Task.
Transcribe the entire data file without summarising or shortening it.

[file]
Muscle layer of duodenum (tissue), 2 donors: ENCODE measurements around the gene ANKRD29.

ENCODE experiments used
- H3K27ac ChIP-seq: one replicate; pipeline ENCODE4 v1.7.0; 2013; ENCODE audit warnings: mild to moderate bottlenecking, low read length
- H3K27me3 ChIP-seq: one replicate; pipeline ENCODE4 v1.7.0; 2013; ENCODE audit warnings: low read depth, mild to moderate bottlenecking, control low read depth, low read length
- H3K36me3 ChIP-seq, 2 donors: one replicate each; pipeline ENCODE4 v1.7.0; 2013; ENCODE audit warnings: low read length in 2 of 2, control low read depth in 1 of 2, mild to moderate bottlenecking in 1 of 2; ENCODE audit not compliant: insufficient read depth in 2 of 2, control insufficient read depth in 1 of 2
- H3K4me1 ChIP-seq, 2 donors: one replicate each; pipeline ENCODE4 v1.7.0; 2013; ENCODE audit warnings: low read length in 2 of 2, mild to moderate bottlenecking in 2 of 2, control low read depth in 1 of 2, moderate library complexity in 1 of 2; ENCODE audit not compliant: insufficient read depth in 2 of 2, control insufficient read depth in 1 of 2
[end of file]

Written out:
Muscle layer of duodenum (tissue), 2 donors: ENCODE measurements around the gene ANKRD29.

ENCODE experiments used
- H3K27ac ChIP-seq: one replicate; pipeline ENCODE4 v1.7.0; 2013; ENCODE audit warnings: mild to moderate bottlenecking, low read length
- H3K27me3 ChIP-seq: one replicate; pipeline ENCODE4 v1.7.0; 2013; ENCODE audit warnings: low read depth, mild to moderate bottlenecking, control low read depth, low read length
- H3K36me3 ChIP-seq, 2 donors: one replicate each; pipeline ENCODE4 v1.7.0; 2013; ENCODE audit warnings: low read length in 2 of 2, control low read depth in 1 of 2, mild to moderate bottlenecking in 1 of 2; ENCODE audit not compliant: insufficient read depth in 2 of 2, control insufficient read depth in 1 of 2
- H3K4me1 ChIP-seq, 2 donors: one replicate each; pipeline ENCODE4 v1.7.0; 2013; ENCODE audit warnings: low read length in 2 of 2, mild to moderate bottlenecking in 2 of 2, control low read depth in 1 of 2, moderate library complexity in 1 of 2; ENCODE audit not compliant: insufficient read depth in 2 of 2, control insufficient read depth in 1 of 2